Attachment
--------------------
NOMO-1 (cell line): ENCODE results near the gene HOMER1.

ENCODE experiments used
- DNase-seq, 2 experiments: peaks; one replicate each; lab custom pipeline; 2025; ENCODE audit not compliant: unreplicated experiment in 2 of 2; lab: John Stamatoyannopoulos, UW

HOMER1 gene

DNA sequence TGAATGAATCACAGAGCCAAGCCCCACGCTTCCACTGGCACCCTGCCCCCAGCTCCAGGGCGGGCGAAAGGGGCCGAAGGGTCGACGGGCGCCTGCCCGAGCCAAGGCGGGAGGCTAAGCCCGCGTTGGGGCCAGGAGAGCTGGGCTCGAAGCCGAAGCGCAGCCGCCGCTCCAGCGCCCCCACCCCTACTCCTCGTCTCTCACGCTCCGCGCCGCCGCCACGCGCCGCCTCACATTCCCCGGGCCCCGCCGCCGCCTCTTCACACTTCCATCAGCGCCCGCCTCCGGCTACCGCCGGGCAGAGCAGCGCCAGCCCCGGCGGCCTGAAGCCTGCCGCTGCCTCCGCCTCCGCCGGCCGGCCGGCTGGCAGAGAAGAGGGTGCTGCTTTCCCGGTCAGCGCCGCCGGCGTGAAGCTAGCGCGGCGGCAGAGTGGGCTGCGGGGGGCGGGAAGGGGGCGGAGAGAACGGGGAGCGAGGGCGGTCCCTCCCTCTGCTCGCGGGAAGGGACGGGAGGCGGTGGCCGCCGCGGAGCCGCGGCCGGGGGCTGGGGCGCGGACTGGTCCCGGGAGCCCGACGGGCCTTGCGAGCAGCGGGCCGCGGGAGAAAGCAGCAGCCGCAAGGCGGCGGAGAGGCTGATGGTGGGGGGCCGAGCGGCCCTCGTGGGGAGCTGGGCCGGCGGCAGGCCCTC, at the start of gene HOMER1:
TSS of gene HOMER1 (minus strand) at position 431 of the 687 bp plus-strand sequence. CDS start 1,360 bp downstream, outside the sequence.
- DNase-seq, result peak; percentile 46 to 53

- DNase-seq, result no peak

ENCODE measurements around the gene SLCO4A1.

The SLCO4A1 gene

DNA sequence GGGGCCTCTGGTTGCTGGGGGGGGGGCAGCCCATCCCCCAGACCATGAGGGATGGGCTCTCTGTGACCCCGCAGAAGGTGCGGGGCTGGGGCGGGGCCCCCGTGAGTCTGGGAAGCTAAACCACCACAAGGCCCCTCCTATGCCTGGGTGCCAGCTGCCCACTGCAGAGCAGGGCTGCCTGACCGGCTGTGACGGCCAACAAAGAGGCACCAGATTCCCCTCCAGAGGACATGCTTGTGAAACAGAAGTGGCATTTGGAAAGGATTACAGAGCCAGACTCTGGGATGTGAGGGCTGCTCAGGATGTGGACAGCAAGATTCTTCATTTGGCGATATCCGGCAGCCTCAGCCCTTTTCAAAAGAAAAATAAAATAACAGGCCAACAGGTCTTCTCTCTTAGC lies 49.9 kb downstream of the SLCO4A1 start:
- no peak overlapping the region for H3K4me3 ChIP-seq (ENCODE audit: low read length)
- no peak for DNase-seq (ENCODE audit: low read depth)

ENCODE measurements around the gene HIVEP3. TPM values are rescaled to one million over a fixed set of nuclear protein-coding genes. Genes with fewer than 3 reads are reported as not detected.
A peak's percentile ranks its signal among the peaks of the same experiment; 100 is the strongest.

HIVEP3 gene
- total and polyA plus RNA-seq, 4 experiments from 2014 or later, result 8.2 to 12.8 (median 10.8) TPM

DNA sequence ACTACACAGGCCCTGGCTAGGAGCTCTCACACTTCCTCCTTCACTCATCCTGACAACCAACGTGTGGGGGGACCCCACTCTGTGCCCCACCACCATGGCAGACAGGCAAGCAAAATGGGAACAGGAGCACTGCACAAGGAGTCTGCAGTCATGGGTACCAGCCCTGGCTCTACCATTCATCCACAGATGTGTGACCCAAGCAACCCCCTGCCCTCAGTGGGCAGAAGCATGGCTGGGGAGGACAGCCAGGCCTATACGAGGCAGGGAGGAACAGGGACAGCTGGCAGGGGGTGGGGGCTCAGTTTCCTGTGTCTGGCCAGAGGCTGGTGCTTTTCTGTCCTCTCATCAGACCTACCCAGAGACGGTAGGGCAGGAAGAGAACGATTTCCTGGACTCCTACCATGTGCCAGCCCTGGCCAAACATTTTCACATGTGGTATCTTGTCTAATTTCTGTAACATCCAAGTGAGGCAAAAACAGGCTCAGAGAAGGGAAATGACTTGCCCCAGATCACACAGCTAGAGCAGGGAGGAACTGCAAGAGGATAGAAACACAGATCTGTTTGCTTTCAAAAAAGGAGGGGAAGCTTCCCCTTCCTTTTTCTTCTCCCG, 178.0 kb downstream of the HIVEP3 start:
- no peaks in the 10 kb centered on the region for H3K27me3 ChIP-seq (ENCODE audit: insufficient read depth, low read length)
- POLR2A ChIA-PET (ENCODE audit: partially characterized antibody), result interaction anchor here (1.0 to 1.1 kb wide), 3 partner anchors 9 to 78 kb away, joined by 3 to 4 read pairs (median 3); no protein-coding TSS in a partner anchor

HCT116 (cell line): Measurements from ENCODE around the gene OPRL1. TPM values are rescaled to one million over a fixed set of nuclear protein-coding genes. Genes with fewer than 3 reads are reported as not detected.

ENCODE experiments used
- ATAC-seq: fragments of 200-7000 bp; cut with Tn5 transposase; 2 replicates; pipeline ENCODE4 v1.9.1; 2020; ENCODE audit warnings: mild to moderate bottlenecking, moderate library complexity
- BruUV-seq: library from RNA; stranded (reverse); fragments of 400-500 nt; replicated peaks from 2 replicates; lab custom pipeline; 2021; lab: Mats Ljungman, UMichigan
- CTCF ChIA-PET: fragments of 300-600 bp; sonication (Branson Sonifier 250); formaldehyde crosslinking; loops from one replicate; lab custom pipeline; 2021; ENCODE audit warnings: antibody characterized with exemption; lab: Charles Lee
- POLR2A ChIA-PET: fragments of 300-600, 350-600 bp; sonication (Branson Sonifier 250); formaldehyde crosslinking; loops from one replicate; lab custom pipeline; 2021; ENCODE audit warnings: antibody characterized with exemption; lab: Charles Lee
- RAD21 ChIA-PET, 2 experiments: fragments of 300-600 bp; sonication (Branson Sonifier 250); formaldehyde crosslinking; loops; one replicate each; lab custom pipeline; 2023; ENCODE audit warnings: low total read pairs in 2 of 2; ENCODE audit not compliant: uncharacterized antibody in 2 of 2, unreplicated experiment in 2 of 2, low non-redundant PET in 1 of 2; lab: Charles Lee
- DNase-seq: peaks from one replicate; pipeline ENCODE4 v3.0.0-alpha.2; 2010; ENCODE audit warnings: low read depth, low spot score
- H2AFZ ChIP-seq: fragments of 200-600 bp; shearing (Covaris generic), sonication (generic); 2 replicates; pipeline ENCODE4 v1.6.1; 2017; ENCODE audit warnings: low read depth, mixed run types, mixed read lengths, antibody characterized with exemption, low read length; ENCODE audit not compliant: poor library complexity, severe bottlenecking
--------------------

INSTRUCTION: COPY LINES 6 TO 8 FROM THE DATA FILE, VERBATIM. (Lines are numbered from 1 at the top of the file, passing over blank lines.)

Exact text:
TSS of gene HOMER1 (minus strand) at position 431 of the 687 bp plus-strand sequence. CDS start 1,360 bp downstream, outside the sequence.
- DNase-seq, result peak; percentile 46 to 53

- DNase-seq, result no peak